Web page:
WiMax used in mesh networking, while not improving bandwidth due to it being a shared medium, does increase reliability because the network still functions if one site is down. The mesh can also be used to extend the network further, although speeds will decrease as you move outward in the mesh. Mesh networks are useful as temporary solutions, for example as disaster sites or during construction. They also serve a purpose in areas where no definable central point of access exists.

A large advantage Wi-Fi and WiMAX offer is their flexibility of location. Another wireless technology has gained strength through its flexibility as well. Bar codes have made shopping, inventory management and many other tasks easier, but they have a number of disadvantages. Bar codes take up valuable space on packaging and they can be difficult to find. The solution to this and more: RFID.

RFID (Radio Frequency Identification) tags can be placed inside products, saving space and making for a more attractive item. Also, items do not have to be within line of sight in order to be detected. An entire pallet of inventory can be checked without moving one box. The proverbial “needle in the haystack” can be identified effortlessly.

RFID tags are small devices consisting of an antenna and a number encoded on a microchip that can be embedded into almost anything. Devices can be as thin as a piece of paper and some are even embedded into the skin. So how does it work? Most RFID tags, called passive RFID tags, can only send information once a signal is received. Once an antenna receives a signal, the resulting electrical current produced is used to transmit a response to the querying device containing an identification number. This number can link vast amounts of information to any device with an embedded chip.

The problem we have with data is that there is so much of it that finding relevant data becomes complicated. RFID makes large databases more useful because they are context-driven when filtered by specific RFID tag information. Databases updated with RFID information simplify the process of obtaining information related to your task and allow automation of other tasks, making you more efficient in the process.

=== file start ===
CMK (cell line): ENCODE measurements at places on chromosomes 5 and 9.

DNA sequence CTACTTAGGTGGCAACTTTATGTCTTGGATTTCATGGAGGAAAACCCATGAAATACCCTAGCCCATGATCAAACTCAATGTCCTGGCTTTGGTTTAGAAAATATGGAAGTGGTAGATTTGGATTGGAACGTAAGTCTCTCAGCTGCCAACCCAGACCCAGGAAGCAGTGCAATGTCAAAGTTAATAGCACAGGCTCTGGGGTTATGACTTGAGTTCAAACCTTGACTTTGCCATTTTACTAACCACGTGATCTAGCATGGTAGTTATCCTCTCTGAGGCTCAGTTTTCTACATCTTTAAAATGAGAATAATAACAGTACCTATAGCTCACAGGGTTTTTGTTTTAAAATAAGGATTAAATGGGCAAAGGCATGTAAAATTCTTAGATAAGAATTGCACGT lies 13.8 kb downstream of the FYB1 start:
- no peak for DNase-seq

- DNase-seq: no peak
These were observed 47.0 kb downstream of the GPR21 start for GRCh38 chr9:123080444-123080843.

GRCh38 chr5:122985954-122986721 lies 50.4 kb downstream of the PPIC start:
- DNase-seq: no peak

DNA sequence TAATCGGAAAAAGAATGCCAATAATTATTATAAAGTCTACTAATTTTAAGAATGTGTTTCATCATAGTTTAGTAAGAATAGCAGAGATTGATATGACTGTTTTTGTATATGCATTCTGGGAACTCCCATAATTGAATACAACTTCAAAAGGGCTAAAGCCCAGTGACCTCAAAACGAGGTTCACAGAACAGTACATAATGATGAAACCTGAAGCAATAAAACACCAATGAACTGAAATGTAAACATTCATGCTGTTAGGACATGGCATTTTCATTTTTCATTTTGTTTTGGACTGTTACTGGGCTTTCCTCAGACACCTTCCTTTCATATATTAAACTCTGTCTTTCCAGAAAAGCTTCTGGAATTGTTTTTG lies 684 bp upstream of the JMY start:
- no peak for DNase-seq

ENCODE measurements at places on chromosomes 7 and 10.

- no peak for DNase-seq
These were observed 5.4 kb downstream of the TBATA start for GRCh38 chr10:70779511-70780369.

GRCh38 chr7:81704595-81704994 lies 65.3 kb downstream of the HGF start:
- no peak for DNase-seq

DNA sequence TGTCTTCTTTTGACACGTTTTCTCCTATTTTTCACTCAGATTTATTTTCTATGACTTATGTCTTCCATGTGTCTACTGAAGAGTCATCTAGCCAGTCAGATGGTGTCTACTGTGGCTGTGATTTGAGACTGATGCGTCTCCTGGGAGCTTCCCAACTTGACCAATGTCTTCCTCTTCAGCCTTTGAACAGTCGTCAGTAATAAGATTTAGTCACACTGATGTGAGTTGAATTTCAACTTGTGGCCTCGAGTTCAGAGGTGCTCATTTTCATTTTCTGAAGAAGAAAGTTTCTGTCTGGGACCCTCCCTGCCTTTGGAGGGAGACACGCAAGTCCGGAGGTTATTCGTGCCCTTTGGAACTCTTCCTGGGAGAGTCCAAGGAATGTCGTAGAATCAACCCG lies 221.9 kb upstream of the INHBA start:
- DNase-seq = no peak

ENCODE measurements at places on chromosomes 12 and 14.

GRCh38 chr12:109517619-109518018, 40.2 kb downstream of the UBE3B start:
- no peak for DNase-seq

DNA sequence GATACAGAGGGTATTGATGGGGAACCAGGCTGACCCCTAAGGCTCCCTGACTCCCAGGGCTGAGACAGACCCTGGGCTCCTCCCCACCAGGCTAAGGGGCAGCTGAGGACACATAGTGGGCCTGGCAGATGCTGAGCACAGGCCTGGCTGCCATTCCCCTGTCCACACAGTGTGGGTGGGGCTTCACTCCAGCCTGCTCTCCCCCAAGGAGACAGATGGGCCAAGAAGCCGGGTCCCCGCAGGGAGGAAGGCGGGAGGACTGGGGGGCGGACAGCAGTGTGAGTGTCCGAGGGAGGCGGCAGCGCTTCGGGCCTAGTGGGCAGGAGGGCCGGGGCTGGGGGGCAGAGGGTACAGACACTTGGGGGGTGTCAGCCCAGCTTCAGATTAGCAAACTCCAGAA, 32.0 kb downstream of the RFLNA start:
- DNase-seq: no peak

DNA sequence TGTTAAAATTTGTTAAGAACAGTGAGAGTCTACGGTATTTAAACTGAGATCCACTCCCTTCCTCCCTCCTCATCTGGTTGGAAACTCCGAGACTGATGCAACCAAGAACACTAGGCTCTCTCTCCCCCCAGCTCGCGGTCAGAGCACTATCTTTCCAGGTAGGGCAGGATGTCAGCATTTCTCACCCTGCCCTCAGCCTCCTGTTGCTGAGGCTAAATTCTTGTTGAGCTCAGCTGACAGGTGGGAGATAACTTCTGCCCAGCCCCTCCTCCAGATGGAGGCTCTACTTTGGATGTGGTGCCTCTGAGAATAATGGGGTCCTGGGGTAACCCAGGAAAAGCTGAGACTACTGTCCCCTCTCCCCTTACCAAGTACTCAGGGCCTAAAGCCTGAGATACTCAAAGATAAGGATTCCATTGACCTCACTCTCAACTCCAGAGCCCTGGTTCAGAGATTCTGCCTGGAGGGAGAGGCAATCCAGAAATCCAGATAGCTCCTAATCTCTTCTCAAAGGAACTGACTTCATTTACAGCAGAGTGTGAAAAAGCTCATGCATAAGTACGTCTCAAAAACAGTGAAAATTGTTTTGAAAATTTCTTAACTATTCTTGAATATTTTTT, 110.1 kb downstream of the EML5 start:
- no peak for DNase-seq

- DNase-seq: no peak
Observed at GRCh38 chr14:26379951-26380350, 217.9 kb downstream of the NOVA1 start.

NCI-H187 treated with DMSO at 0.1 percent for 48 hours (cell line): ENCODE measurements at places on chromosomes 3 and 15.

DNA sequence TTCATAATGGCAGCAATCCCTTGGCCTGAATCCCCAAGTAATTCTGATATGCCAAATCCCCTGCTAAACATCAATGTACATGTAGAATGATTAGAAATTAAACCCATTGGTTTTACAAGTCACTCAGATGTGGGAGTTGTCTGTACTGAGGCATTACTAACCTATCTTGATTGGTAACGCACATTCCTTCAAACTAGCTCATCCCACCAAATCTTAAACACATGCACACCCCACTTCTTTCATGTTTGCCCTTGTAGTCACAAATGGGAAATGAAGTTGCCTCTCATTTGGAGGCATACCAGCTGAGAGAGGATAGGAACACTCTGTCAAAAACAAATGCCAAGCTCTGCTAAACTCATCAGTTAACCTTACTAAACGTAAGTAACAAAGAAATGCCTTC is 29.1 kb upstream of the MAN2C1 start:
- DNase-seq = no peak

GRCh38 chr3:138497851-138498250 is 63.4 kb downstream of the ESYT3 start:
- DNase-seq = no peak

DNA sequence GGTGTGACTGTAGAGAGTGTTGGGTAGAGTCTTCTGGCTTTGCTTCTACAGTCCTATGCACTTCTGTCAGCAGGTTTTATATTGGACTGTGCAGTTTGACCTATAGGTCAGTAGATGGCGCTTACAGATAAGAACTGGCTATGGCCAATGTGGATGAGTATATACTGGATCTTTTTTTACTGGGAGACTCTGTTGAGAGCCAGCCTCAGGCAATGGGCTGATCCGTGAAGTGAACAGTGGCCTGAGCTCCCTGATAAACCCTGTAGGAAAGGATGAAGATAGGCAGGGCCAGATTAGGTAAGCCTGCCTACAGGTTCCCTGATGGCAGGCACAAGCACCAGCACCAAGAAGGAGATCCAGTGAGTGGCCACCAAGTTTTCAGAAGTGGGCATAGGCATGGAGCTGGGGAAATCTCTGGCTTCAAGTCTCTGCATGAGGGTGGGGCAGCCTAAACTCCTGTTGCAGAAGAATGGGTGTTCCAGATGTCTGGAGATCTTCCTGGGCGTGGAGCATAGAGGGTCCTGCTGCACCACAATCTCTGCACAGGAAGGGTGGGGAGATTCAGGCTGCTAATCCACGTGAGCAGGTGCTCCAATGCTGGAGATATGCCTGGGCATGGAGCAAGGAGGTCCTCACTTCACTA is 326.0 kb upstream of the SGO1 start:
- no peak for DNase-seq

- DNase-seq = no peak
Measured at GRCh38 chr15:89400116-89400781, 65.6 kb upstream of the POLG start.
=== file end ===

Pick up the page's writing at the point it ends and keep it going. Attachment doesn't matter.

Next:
If you have experience with Wi-Fi, RFID or WiMAX, the Wireless# certification validates a basic understanding of these technologies as well as Bluetooth, IR and ZigBee. The certification is brand-new and entry-level, but it might prove to be a good starting point for those interested in the wireless field.

The biggest technology in telecommunications today is VoIP (Voice over IP). In this technology, analog voice conversations are converted to digital signals and packaged inside IP packets to be transmitted over the Internet just like any other data. The Internet is a global medium, so calls can be placed to almost anywhere. Why would anyone want to do this?

In recent years, telcos have been the main adopters. Many telcos have striven to convert their circuit-switched networks to packet-switched networks for call routing and data processing. This change allows a single network to be used for multiple purposes, which helps telcos use extra network capacity and also reduces the complexities of managing two separate networks.

These days, the concept of VoIP has spread from telcos to businesses and homes. Home users ask why they should pay for Internet and phone services if the two can be combined for nominally more than the cost of one. Businesses have even more to gain, as current telephone switching systems are significantly complex. A legion of extensions and voicemail boxes can be migrated to a few servers or a specialized VoIP gateway. At the user end, the technology is usually implemented using a VoIP enabled phone, an ATA (analog telephone adapter) or by using a computer.

VoIP phones resemble any other phone except for their interface. A VoIP phone is connected using a RJ45 connector, the same connector used between your router and computers, instead of a RJ11 phone connector.

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Eric Vanderburg